GDPR Introduction Guide

by Michael Addison in Lunchtime Read | posted:

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We’re a business who pride ourselves on helping to keep thousands of UK businesses complaint, across a range of different legislation governed areas.

GDPR is an upcoming piece of legislation that will affect every business, no matter how small. Here’s a quick introductory guide to get you up to speed with the new General Data Protection Regulations (GDPR).

 

What is GDPR, and when does it come into place?

GDPR, or the General Data Protection Regulations, will come in to force in the UK on 25 May 2018, the aim being to strengthen the rights of citizens regarding how their data is held, used, and collected.

It cracks down on the way businesses store, share and use data as well as how they collect the consent of the people they store it on. This includes the subsequent paper trial of proof.

 

Why is this so important?

To consumers – it adds new levels of protection and control over their data.

To you, a business – it heavily changes the way you handle data, be it prospects, employees, or customer records. If you haven’t already got a plan in place to prepare for GDPR, now is the time to start.

 

Who is affected by GDPR?

Everyone.

If you have one item of potentially identifiable information on anyone, be it an employee, a customer, a potential prospect or even a supplier/business partner, then you will need to adhere to the new GDPR rules.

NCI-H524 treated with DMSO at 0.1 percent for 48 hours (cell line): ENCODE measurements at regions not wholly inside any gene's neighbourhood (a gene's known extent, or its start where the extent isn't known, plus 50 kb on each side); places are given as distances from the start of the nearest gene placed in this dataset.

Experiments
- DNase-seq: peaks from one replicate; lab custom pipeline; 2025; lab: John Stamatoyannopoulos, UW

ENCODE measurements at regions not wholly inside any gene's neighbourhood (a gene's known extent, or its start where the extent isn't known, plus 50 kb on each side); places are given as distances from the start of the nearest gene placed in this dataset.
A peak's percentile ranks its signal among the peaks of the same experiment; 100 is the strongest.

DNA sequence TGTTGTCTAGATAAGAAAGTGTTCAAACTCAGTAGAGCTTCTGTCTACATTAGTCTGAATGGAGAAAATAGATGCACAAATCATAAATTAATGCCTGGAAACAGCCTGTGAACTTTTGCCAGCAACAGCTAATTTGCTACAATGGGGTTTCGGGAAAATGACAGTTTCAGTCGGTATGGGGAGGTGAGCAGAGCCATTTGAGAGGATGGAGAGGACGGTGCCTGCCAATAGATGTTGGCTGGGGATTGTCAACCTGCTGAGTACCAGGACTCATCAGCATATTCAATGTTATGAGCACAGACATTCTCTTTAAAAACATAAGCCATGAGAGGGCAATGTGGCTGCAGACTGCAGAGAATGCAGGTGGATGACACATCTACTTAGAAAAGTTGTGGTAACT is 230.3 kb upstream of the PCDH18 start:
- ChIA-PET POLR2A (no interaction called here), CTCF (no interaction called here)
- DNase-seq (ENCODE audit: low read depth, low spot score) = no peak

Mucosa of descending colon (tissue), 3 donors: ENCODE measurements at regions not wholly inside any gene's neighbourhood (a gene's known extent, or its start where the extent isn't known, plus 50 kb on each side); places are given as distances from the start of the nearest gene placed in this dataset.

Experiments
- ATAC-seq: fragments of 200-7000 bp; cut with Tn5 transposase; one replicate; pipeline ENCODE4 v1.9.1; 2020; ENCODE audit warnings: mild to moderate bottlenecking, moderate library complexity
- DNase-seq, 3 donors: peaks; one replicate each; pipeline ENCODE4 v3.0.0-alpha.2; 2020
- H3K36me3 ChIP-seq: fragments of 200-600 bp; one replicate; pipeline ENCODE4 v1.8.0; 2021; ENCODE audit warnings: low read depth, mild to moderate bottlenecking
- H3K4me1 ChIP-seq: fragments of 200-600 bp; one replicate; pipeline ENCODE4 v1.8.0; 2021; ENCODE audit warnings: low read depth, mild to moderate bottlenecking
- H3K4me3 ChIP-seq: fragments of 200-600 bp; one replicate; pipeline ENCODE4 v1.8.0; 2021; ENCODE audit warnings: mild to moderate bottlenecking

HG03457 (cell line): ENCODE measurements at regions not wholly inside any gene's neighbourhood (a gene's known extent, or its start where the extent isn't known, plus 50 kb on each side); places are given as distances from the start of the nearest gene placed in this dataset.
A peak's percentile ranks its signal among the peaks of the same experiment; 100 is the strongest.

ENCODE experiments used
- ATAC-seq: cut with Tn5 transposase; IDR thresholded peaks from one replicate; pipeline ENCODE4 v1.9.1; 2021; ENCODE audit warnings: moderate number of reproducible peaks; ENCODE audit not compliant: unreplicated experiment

What happens if my business doesn’t comply?

GDPR has been in many headlines recently because of the increased penalty provisions. The law would give supervisory authorities (in the UK this is the information commissioner’s office, ICO) greater power to hand out penalties. For example, The SA would be able to:

  1. Carry out data protection audits
  2. Issue warnings to the data controller and processor in the likelihood of a GDPR breach
  3. impose a temporary or definitive limitation including a ban on processing;
  4. Administer fines of up to €20 million or up to 4% of annual global turnover for serious GDPR violations.

 

What about Brexit?

The GDPR legislation is made by the European Parliament & Council, which may leave you thinking “What about Brexit?”…

In February 2017 the UK’s Digital Minister Matt Hancock confirmed that the UK plans a full implementation of GDPR standards. This will ensure the secure, free-flow of data between the UK and EU following Brexit. GDPR would apply to UK companies who process data, even if they are not established inside the EU.

However, until this is implemented and while the UK remains subject to EU law, your organisation must continue to focus on becoming fully compliant with the GDPR by 25th May 2018.

 

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What do I need to do?

  1. Establish who controls and processes the personal data in your organisation
  2. Map out where your information is stored, who is sharing it, who has access to it, and why you need to keep the data.
  3. If you are regularly monitoring sensitive personal data, you may need to appoint a data protection officer to oversee your organisations compliance.
  4. In the event of a data breach you’ll have 72 hours to report this to your lead supervisory authority.
  5. Carry out privacy impact assessments on all new projects and update your privacy notices, consents and rights for individuals.

 

Get to grips with GDPR readiness with this guide

 

Need further information on how to prepare for GDPR?  

As more details surface we will keep you updated on the essential details.

 

For all your other needs we have you covered

 

 

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